The most urgent problem is supposed to be unemployment and 70% of respondents supposed the sollution of unemployment to be very urgent, 26% rather urgent. Corruption(67% of respondents find it very urgent, 26 % rather urgent) is regarded as almost same urgent problem as unemployment together with organized crime (66% very urgent, 27 rather urgent) and health care (63% very urgent, 30 rather urgent) and criminality ( 57% very urgent, 37% rather urgent).

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In December survey CVVM also focused on respondents‘ opinions on the structure of political system.

First question was - whether czech respondents would accept other non-democratic political systems in Czech Republic and what are general respondents‘opinions on other non-democratic regimes. The next question showed public opinions, whether it is possible, that there would start a non-democratic alternative of political system in next five years.

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In December 2004 CVVM added a a question to its survey to analyse public opinions about state’s position in economical and social area.

Each of respondents was shown a list with five pairs of opposing statements, respondents had to express, what statement they agree definitily or probably with.

 

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As a September poll of the Public Opinion Research Centre indicates, people place the greatest trust in persons they know (87% of respondents trust most of them) and in the president (76%). They generally consider the army (62%) and the media, namely television (67%) and newspapers (61%), to be trustworthy. More than a half of respondents are of the opinion that they can believe the majority of people in our country (51%), whereas two fifths are persuaded to the contrary.

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As regards the political parties represented in the Chamber of Deputies, citizens classify them from the left to the right as follows: Communist Party of Bohemia and Moravia (KSCM), Czech Social Democratic Party (CSSD), Christian and Democratic Union–Czechoslovak People’s Party (KDU-CSL), Freedom Union-Democratic Union (US-DEU), Civil Democratic Party (ODS), with the last three parties lying in the right half of the used scale.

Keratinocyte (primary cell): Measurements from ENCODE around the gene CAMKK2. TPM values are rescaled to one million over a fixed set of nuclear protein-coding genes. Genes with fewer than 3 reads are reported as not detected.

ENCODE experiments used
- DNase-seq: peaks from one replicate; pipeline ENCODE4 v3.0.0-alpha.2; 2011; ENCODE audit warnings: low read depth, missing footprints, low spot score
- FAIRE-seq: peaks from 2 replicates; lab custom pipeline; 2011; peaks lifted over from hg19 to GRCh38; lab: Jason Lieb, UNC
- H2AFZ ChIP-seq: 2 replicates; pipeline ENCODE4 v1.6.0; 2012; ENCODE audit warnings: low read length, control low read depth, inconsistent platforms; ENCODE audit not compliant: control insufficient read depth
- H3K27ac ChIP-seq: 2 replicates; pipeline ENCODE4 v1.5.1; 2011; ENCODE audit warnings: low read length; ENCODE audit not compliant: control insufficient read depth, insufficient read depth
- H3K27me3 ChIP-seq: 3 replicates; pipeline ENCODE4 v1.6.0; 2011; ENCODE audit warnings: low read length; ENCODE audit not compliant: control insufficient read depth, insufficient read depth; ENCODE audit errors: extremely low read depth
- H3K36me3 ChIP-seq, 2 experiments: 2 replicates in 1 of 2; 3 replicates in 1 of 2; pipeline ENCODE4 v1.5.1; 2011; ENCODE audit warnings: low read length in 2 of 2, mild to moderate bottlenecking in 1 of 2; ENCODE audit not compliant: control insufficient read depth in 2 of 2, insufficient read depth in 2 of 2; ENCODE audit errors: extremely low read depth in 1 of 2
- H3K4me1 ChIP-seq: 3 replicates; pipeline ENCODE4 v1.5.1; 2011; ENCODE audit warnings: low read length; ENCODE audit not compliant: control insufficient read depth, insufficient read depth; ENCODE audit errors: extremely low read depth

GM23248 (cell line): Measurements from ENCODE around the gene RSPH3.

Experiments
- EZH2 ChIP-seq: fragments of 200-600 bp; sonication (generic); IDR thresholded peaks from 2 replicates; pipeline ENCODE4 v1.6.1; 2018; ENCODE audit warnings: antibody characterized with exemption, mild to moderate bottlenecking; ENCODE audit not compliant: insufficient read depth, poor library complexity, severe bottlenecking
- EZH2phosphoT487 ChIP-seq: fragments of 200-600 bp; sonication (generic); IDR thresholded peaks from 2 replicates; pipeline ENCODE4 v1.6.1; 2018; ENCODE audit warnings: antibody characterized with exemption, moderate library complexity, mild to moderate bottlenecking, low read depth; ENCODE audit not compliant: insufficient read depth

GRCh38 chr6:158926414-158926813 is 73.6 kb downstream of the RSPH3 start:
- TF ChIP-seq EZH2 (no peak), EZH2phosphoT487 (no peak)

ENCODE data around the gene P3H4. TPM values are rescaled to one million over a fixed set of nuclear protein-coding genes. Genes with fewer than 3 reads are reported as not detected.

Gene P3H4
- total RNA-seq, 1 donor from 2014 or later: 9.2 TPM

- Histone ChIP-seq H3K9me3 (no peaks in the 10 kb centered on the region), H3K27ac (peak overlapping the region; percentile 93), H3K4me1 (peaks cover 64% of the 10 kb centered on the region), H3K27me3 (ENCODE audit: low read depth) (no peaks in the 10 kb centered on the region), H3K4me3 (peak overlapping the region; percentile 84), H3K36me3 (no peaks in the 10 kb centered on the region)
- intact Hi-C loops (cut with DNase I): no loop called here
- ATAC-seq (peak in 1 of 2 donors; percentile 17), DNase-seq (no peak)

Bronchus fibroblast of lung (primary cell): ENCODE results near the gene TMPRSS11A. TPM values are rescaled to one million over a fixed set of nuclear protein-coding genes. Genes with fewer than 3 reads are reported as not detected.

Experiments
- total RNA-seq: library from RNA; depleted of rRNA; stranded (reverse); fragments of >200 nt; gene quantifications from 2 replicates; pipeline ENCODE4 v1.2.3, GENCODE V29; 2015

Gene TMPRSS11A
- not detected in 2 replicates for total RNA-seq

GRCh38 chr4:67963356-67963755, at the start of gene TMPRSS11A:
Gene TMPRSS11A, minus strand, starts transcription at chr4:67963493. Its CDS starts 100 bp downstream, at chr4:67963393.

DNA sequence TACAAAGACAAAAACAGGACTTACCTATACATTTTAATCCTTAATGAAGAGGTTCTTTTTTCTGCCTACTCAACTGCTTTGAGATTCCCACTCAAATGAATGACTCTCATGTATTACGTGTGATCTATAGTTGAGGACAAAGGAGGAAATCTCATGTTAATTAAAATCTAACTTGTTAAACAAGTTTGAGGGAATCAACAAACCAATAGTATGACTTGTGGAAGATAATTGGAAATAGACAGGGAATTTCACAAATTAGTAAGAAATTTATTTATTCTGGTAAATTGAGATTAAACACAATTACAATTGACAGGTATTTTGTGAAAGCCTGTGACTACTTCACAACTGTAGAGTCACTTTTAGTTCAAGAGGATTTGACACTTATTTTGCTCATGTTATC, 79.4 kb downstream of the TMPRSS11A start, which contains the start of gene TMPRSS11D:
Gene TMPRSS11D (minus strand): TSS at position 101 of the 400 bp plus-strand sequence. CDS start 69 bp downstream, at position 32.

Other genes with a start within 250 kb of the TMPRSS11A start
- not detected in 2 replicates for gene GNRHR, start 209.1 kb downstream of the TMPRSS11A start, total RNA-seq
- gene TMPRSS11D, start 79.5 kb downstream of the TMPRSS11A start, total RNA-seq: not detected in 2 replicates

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Within a framework of a methodological experiment, a June survey of the Public Opinion Research Centre included a few questions concerning the issue of political systems. The print information analyses the evaluation of political systems that existed in the Czech Republic in the recent past, as well as some generally named variants. We also monitored the significance of some attributes of political systems, such as freedom or equality.

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Monitoring public stances on certain general and political issues is commonly included in researches of public opinion. The array of questions included in the June survey of the Public Opinion Research Centre focused primarily on general economic issues, selected aspects of social security and personal responsibility, and on the issue of freedom. The results reveal that, inter alia, the Czech public strongly prefers the maximisation of freedoms and the concept of a state that protects the freedoms and rights of its citizens in the event of their violation to a state that pre-emptively limits their rights and freedoms.

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In a June survey of the Public Opinion Research Centre, the citizens polled expressed their views on the issue of women in politics. Almost 44% of them believe that politics would change for the better if more women were involved. 5% of respondents took an anti-feminising attitude towards politics, thinking that politics would change for the worse in the event of more women being involved. 40% of those surveyed are of the opinion that politics would not change if more women participated in it.

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In June, the Public Opinion Research Centre conducted a survey dealing with, inter alia, the issue of women in politics. The vast majority of Czech citizens (84%) hold the opinion that the involvement of women in public affairs is beneficial to society. On the other hand, only a tenth of respondents think that it is not beneficial. Less than a quarter of respondents believe that the participation of women in public life is sufficient.

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We have long been monitoring the trustworthiness various social institutions enjoy among the public. The last survey investigating this issue was conducted by the Public Opinion Research Centre in March.

People place the greatest trust in persons they know (88% of respondents trust most of them) and in the president (75%). They generally consider the army (61%) and our media, namely television (64%) and newspapers (59%), to be trustworthy.

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